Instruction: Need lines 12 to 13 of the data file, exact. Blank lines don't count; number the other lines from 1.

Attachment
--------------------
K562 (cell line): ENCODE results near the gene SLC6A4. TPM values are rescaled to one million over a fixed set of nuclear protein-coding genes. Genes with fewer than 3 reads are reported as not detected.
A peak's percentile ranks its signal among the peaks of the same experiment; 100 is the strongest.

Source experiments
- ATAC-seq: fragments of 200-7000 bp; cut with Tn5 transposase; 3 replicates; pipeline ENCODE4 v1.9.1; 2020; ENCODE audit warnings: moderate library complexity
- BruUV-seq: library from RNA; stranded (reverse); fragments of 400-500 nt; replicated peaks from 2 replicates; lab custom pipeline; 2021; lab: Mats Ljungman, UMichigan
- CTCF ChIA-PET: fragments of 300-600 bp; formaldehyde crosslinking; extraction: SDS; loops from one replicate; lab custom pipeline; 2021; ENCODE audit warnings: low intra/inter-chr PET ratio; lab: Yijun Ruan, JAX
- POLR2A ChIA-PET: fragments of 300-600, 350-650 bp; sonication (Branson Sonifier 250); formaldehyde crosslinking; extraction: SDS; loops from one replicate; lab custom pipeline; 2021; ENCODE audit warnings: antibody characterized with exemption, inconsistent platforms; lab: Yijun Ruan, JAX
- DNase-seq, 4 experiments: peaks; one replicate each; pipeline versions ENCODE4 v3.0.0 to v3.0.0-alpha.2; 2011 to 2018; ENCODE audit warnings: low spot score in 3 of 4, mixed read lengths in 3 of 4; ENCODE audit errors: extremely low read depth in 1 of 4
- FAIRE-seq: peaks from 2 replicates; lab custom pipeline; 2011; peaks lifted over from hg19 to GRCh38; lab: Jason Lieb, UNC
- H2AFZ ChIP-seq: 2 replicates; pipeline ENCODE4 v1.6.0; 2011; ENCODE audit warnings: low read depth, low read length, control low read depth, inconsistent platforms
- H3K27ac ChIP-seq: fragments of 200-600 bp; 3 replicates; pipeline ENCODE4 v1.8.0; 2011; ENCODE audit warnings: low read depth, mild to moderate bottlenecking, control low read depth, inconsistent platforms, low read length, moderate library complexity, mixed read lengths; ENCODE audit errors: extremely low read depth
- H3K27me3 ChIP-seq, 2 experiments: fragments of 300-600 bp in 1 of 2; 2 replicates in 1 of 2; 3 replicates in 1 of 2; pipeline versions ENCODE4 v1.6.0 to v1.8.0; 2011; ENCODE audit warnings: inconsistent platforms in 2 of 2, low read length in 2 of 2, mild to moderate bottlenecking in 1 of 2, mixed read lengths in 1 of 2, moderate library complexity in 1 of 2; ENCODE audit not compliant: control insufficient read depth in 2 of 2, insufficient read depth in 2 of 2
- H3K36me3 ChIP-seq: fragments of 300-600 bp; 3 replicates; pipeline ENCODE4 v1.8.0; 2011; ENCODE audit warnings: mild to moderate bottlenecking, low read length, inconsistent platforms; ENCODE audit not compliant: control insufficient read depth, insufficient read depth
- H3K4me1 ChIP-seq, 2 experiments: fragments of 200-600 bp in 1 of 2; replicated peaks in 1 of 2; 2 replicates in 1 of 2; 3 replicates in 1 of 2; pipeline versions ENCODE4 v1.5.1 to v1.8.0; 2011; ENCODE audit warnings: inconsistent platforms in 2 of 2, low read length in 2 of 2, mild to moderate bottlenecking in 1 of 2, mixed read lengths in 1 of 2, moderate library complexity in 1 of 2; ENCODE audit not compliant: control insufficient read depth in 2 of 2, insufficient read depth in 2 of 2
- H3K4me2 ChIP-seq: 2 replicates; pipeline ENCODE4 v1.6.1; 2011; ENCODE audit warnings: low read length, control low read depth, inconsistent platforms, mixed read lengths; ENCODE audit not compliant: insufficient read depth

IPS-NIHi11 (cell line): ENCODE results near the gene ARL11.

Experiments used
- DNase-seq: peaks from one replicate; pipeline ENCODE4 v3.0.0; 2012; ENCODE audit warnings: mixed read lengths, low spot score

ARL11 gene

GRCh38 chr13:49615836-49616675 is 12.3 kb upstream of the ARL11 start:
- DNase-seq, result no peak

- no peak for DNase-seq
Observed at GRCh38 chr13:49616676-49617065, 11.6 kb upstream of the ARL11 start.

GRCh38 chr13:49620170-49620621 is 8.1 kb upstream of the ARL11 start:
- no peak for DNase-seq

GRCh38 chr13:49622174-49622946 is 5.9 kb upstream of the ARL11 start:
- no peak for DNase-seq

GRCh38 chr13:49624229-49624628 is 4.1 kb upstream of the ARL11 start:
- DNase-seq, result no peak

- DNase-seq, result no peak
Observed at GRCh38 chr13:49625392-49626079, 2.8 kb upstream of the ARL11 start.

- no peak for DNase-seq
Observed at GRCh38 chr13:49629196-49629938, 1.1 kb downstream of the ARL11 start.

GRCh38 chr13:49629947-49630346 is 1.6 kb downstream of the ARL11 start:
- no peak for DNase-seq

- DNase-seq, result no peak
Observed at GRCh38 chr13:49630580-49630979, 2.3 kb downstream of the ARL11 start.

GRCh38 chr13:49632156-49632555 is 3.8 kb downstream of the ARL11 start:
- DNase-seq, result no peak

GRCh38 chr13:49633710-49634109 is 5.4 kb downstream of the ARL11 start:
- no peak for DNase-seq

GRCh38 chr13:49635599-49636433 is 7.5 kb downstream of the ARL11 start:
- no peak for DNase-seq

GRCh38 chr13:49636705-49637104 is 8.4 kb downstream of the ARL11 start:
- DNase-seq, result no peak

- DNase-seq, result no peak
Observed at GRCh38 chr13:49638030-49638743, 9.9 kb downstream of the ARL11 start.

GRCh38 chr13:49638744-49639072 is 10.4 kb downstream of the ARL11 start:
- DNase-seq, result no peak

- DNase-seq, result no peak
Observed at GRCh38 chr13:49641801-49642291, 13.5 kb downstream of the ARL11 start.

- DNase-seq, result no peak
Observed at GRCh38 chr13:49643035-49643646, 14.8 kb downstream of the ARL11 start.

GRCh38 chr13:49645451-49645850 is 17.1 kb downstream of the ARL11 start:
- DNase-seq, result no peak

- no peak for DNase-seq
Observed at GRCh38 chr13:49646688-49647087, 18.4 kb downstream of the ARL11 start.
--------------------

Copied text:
- H3K27me3 ChIP-seq, 2 experiments: fragments of 300-600 bp in 1 of 2; 2 replicates in 1 of 2; 3 replicates in 1 of 2; pipeline versions ENCODE4 v1.6.0 to v1.8.0; 2011; ENCODE audit warnings: inconsistent platforms in 2 of 2, low read length in 2 of 2, mild to moderate bottlenecking in 1 of 2, mixed read lengths in 1 of 2, moderate library complexity in 1 of 2; ENCODE audit not compliant: control insufficient read depth in 2 of 2, insufficient read depth in 2 of 2
- H3K36me3 ChIP-seq: fragments of 300-600 bp; 3 replicates; pipeline ENCODE4 v1.8.0; 2011; ENCODE audit warnings: mild to moderate bottlenecking, low read length, inconsistent platforms; ENCODE audit not compliant: control insufficient read depth, insufficient read depth